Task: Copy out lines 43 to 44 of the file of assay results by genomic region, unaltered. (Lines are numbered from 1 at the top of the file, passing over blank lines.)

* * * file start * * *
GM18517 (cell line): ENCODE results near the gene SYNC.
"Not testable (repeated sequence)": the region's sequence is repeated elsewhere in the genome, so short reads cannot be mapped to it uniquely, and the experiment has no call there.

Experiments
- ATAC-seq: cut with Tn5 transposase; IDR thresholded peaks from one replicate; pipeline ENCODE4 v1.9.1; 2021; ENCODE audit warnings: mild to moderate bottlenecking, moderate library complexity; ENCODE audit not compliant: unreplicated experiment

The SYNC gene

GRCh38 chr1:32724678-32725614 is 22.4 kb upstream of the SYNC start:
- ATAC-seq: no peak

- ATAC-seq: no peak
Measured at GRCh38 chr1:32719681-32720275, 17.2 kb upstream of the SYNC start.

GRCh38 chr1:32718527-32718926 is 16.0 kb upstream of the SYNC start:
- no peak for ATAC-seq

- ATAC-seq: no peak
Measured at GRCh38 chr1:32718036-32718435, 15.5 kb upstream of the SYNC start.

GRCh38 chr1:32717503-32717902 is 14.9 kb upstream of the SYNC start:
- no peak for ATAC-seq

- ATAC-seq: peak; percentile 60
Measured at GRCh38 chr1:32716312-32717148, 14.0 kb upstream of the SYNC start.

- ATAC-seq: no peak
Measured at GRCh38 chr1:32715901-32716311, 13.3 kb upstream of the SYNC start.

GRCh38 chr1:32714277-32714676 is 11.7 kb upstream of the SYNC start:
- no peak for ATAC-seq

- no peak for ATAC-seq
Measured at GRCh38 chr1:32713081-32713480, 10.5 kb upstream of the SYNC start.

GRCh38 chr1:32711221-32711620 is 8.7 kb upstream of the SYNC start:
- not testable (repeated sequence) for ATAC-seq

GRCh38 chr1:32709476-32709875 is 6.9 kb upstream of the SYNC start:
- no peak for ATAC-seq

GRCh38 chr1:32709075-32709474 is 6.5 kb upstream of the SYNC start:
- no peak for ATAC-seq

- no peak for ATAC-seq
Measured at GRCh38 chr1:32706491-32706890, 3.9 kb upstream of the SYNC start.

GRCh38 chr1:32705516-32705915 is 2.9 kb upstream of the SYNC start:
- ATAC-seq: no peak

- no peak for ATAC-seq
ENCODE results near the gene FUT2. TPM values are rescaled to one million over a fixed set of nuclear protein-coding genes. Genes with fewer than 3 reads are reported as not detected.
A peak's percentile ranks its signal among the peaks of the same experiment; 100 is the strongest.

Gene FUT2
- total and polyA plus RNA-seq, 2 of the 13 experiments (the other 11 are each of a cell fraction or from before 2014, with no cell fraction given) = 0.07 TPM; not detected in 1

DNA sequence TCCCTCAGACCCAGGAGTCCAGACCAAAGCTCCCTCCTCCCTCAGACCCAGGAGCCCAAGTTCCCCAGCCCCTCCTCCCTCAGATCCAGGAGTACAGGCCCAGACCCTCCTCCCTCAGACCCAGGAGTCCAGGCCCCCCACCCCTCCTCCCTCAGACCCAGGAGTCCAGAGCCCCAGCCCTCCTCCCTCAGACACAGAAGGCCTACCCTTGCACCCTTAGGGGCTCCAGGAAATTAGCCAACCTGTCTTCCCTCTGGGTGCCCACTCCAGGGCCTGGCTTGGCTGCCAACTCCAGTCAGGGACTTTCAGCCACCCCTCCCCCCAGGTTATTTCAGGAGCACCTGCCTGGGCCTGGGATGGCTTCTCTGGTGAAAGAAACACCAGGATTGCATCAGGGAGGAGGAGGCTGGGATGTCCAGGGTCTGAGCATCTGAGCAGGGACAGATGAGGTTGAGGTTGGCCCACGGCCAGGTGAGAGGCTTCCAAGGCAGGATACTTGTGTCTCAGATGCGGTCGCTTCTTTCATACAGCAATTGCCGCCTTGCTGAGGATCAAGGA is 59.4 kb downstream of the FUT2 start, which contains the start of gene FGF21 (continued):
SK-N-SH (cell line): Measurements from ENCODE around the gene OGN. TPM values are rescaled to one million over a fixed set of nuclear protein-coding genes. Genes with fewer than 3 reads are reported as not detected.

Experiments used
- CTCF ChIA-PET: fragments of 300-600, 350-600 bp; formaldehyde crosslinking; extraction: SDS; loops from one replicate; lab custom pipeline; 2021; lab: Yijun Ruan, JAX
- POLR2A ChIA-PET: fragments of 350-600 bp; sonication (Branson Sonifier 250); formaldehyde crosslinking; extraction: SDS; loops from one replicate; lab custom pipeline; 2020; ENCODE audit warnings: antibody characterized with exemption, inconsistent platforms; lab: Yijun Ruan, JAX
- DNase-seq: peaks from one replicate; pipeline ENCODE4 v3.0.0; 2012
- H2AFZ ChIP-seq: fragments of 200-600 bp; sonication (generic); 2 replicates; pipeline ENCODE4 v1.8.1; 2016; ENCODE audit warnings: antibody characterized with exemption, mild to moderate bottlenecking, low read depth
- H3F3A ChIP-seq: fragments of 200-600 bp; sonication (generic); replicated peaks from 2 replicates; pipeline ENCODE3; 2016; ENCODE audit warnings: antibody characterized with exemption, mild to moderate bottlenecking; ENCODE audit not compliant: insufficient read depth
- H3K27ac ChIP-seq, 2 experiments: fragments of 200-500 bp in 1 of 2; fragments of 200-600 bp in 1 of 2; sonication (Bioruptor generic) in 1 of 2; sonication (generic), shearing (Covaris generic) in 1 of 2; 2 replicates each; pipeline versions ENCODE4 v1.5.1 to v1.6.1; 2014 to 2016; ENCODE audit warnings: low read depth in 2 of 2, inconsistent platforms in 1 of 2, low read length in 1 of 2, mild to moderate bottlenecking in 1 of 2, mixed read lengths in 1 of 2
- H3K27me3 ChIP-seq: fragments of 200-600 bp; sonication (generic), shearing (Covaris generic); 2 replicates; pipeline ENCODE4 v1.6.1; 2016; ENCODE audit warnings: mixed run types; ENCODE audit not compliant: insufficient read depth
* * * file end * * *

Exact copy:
- POLR2A ChIA-PET: fragments of 350-600 bp; sonication (Branson Sonifier 250); formaldehyde crosslinking; extraction: SDS; loops from one replicate; lab custom pipeline; 2020; ENCODE audit warnings: antibody characterized with exemption, inconsistent platforms; lab: Yijun Ruan, JAX
- DNase-seq: peaks from one replicate; pipeline ENCODE4 v3.0.0; 2012